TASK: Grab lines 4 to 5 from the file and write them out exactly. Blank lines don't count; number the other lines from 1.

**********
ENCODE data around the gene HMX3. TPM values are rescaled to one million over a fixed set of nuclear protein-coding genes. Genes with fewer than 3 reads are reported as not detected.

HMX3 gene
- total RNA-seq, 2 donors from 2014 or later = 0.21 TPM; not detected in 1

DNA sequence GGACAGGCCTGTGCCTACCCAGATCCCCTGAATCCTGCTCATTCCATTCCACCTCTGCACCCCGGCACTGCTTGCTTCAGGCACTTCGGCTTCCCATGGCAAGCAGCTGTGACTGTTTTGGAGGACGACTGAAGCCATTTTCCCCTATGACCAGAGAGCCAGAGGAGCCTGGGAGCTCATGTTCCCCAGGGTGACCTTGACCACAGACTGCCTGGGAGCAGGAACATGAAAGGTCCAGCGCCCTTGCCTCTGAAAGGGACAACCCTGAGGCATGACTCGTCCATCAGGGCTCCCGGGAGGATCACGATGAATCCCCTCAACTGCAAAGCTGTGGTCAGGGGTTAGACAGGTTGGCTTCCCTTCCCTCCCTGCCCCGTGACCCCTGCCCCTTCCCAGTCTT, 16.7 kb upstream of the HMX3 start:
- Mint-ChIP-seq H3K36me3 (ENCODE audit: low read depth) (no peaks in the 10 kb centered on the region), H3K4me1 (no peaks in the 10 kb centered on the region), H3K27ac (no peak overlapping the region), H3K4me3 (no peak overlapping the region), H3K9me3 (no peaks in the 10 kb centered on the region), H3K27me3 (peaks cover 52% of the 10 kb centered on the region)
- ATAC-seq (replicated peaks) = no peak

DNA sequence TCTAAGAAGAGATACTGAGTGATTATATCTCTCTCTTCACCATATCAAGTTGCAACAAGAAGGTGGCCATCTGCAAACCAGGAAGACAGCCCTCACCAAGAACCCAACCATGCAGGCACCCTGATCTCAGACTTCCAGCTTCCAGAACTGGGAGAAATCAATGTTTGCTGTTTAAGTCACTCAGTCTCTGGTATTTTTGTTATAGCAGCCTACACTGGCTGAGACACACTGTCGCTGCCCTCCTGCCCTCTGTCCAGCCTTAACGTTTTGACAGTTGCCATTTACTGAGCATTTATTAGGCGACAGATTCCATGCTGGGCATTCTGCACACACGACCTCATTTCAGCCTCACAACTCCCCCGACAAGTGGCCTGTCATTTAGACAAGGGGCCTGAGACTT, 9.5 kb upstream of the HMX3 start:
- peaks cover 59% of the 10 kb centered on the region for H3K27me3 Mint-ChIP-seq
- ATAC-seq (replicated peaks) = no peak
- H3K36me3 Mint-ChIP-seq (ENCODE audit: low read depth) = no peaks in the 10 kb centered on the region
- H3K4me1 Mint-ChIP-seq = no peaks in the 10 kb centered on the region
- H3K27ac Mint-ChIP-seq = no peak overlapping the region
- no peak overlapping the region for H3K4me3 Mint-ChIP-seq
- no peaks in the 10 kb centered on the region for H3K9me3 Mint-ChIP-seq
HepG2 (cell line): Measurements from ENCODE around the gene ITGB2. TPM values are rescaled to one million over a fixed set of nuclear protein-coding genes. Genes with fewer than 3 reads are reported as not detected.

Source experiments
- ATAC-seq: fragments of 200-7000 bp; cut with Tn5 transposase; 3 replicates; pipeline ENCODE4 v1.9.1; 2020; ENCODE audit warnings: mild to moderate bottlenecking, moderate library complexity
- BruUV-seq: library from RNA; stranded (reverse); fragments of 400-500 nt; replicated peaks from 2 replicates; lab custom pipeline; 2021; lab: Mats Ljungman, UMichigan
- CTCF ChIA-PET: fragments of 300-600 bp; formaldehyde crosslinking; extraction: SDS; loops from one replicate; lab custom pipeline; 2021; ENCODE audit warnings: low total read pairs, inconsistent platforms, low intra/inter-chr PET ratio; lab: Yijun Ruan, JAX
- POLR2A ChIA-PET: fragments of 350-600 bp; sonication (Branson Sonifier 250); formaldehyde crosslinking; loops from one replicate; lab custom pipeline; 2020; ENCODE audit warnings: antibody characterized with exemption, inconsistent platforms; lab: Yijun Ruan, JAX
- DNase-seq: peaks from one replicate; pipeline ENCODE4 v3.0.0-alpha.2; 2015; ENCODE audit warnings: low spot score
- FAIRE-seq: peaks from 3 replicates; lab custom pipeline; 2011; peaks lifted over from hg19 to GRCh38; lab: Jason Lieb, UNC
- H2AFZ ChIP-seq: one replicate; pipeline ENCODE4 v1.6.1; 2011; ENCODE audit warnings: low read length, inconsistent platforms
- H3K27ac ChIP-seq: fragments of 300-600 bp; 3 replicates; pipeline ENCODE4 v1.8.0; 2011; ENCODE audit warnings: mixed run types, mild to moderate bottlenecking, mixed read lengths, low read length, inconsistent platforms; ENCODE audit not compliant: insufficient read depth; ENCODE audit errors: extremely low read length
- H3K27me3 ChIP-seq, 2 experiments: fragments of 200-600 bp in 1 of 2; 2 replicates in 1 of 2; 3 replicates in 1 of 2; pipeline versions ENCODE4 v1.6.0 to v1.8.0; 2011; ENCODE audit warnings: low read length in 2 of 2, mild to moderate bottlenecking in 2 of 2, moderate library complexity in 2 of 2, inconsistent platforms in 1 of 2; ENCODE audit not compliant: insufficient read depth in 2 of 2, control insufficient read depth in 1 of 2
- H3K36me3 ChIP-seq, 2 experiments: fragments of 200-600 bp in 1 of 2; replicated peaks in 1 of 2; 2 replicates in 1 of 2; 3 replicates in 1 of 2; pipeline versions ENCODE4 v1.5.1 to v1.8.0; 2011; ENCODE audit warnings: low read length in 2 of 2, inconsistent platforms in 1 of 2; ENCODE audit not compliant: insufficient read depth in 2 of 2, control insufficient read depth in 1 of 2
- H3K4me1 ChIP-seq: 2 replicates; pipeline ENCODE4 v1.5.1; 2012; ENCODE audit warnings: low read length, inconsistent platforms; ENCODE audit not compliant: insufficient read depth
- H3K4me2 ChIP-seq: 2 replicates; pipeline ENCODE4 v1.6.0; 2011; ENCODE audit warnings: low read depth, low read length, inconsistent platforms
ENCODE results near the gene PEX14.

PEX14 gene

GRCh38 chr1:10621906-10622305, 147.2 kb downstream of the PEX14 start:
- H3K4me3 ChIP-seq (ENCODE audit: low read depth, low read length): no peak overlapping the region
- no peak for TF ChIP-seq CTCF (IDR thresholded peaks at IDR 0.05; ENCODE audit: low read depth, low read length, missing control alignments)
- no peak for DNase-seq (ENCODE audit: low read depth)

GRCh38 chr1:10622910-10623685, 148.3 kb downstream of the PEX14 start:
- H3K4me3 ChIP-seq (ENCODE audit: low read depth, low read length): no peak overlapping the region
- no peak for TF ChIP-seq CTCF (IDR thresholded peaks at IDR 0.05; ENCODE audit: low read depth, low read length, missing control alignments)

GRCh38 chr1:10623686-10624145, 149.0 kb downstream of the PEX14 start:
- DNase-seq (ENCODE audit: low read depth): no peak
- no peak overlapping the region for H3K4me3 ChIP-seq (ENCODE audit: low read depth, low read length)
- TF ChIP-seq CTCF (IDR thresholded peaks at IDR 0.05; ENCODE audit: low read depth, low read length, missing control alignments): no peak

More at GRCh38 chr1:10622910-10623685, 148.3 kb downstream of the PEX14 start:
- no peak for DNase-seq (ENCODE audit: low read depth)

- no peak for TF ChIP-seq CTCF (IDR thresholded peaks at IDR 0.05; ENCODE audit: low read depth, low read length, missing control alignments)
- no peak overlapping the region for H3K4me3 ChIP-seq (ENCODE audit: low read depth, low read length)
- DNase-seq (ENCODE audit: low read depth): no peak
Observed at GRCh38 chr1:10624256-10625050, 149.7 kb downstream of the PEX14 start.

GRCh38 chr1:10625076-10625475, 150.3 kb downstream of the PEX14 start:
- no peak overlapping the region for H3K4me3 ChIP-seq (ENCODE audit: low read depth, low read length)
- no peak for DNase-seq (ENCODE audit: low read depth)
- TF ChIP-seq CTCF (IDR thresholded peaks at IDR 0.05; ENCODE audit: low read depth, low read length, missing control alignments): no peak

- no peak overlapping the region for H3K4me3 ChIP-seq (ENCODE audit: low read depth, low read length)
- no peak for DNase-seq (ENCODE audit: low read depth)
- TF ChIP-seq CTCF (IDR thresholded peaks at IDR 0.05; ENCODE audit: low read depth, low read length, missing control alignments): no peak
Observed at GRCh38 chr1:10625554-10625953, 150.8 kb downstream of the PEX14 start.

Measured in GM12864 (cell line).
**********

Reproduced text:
DNA sequence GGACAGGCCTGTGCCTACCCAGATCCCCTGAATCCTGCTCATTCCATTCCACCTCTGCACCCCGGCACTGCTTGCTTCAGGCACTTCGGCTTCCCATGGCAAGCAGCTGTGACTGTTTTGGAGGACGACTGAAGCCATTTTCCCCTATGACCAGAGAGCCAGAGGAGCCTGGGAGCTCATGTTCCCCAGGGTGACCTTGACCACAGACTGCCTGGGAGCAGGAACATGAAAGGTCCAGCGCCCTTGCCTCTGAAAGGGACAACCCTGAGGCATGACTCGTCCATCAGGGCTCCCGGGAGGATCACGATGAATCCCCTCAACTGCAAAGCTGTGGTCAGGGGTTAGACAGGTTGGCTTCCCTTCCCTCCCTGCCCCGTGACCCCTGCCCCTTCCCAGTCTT, 16.7 kb upstream of the HMX3 start:
- Mint-ChIP-seq H3K36me3 (ENCODE audit: low read depth) (no peaks in the 10 kb centered on the region), H3K4me1 (no peaks in the 10 kb centered on the region), H3K27ac (no peak overlapping the region), H3K4me3 (no peak overlapping the region), H3K9me3 (no peaks in the 10 kb centered on the region), H3K27me3 (peaks cover 52% of the 10 kb centered on the region)